And after work? It has nothing to do with the "retreat," but I can now bend over without bending my knees and put my palms flat on the ground. Cool.

Monday, January 07, 2008

commencing toward commencement...

Today is the first day of the rest of your quarter!

I'm feeling a bit more optimistic after getting some work done on Sunday: xeroxing syllabi, scanning readings, and doing a surface clearing of my office space so that it at least has the pretense of organization. My husband and daughter came with me, playing in the quiet of the office reception area while I worked. Just having them there helped me to focus a bit, though you'd think it would distract me.

This morning I arrived before 7 am, grabbed prime parking in what I call the "holy grail parking lot" behind our building, and started things on the right foot. My new staff member starts today, and the other position I've been having trouble filling received an applicant today -- one who is actually qualified. Things are looking up. I've also had two cups of coffee, which never hurts.

Still, I'm counting the days toward summer, marked in celebratory fashion by commencement. Not sure why they call it commencement -- it's the end of the year, the end of their education. Perhaps what is commencing is the rest of their lives -- and my summer of course, bastion of leisure (as long as I don't over-commit myself, something I admittedly have the tendency to do). Summer will be followed by one quarter of work, and, hopefully if my application is approved, two quarters and one summer of sabbatical. Hallelujah!

Sunday, January 06, 2008

The need to be...: Jobdentity

I suffer from a massive need to be something other than just myself. I see it as one of my key shortcomings -- an obstacle to everything from contentment to spiritual enlightenment. Some examples:

This morning while reading hipmama, I found myself not just reading but consulting the submission guidelines. I find myself not able to simply enjoy reading but instead feeling guilt that I no longer actively submit work for publication.

In college and a bit thereafter, I worked in the crafting industry: first for a company as a demonstrator, then as a freelance instructor, finally writing a small book published by an academic press. I haven't done those crafts professionally or for pleasure in years. If I wander through the craft aisle at Target, or pass by a craft store, I find myself more than a bit nervous at all the advancements in crafting that I've not kept up on.

If I go to an academic conference in my field, I find myself fascinated by presentations on other people's research while I simultaneously plague myself with regret over not doing more research myself.

When I ponder the thought of leaving my position at the university I teach at, my first worry is about losing money, insurance, etc. My second worry is that I will be nothing without my identity as "professor" (worse yet, that I leave before I can call myself "professor" without the modifier of "assistant" or "associate" -- far better to flee with the honorable and permanent modifier "emeritus" to salve my feeble sense of self).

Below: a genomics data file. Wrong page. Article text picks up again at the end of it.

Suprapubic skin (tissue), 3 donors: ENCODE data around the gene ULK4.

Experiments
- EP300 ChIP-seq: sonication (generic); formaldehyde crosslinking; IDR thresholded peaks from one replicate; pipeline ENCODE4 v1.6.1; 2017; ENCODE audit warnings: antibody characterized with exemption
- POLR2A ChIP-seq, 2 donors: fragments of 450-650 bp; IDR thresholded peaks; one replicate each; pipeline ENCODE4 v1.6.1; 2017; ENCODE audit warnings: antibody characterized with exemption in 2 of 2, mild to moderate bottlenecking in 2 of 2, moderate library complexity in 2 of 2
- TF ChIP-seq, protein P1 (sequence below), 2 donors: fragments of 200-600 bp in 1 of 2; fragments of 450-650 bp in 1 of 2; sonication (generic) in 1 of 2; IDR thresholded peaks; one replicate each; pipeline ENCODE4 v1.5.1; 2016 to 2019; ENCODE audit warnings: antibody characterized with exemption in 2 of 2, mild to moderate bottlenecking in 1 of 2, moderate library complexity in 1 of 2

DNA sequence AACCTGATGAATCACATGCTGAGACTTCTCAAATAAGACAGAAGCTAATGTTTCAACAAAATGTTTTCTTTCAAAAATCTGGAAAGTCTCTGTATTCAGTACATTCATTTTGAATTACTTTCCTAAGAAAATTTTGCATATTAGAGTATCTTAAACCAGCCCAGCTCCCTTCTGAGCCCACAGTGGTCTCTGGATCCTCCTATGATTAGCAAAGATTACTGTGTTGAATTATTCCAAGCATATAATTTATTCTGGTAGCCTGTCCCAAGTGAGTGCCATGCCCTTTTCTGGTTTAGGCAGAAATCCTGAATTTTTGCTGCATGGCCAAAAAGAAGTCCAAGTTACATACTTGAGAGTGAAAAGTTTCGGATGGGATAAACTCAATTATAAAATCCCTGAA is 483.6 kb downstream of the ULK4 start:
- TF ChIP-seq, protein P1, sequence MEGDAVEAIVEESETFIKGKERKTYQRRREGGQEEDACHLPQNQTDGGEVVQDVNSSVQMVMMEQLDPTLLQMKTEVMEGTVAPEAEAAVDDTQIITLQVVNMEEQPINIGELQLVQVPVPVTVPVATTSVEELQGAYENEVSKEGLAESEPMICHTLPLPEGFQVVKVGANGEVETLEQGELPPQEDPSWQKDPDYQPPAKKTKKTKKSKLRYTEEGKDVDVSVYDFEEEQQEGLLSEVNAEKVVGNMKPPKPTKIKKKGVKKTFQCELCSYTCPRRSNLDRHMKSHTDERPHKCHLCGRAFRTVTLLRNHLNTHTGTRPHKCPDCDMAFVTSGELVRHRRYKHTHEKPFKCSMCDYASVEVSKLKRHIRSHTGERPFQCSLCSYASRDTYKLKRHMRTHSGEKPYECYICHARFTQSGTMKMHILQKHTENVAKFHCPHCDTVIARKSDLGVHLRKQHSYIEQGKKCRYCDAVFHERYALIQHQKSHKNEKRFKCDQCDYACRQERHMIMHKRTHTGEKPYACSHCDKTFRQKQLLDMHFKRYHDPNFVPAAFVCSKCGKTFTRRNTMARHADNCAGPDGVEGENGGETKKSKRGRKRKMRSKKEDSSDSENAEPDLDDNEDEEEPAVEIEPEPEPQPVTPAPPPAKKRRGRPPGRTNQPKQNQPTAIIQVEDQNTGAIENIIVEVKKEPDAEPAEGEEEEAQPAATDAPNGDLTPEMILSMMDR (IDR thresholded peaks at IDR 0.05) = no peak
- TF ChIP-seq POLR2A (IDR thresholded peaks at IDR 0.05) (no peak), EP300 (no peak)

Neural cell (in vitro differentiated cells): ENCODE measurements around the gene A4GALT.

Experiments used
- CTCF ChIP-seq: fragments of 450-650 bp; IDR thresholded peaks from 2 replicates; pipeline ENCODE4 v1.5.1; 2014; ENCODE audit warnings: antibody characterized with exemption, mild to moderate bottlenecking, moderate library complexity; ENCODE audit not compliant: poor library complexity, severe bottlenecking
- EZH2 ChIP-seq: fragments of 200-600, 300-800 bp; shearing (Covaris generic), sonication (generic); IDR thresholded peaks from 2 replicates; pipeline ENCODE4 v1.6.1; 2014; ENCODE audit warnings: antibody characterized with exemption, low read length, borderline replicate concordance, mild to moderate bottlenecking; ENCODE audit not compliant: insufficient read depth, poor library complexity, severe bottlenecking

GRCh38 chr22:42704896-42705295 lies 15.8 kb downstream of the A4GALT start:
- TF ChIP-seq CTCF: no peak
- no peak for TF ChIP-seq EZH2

Even when I pursue spiritual practices, I find myself investigating ways to publish in that arena or get certified, initiated, stamped with external validation of internal growth.

Some might observe that I have a remarkable ability to transform personal interests into professional activities -- something people often dream of: making work your passion. Instead, I manage to transform passion into work.

My identity is a piece of paper (more like 5ish pages of curriculum vitae). There is nothing behind it.

Saturday, January 05, 2008

Random Thoughts on Low Health

My husband recently pointed out that we have never managed to come home from a Christmas trip to Alabama without coming down with colds. With nine siblings (his, not mine) and their offspring, and their offspring's offspring, you can't help but find yourself in a veritable stewpot of germs. Now here we are back at home making our own little nuclear stew. This gets problematic because I've put off work I need to get done for the new quarter until the last minute and so, health permitting or not, will probably be going into the office tomorrow (Sunday). Not fun.

On Wednesday I have to travel for work and am not looking forward to it. I'm just tired, sick and want to rest and stay at home with my family, not go to a retreat center with work people.

Only January, and I'm longing for summer.

Friday, January 04, 2008

Random Sleepless Thoughts on Low Meds

What is with these sleepless nights? I awoke at 3 am thinking about work. What really bites is that I often have insomnia when I really have to motivate myself to work the next day and thus need to be well rested most of all.

I am having a bit more anxiety lately since reducing my meds from 75 mg to 50 mg. I am hoping I am just in an adjustment phase, but if it persists, I will return to the higher dosage. My therapist gave me a cd yesterday to listen to, and I suppose I should be doing that now instead of blogging and shopping (The Body Shop online is at 75% off -- hurry, hurry! And there are rumors that Target B&M will go to 90% today).

Still no takers on the Coral Reef Rotating Nightlight -- c'mon, dontcha want it?

My calendar, by the way, says that today is the day my husband and I met in person for the first time eleven years ago (we had been corresponding online for about six months). Somehow I have the 3rd in my head as the date, but I guess it was the 4th? Either way, happy anniversary honey -- I love you.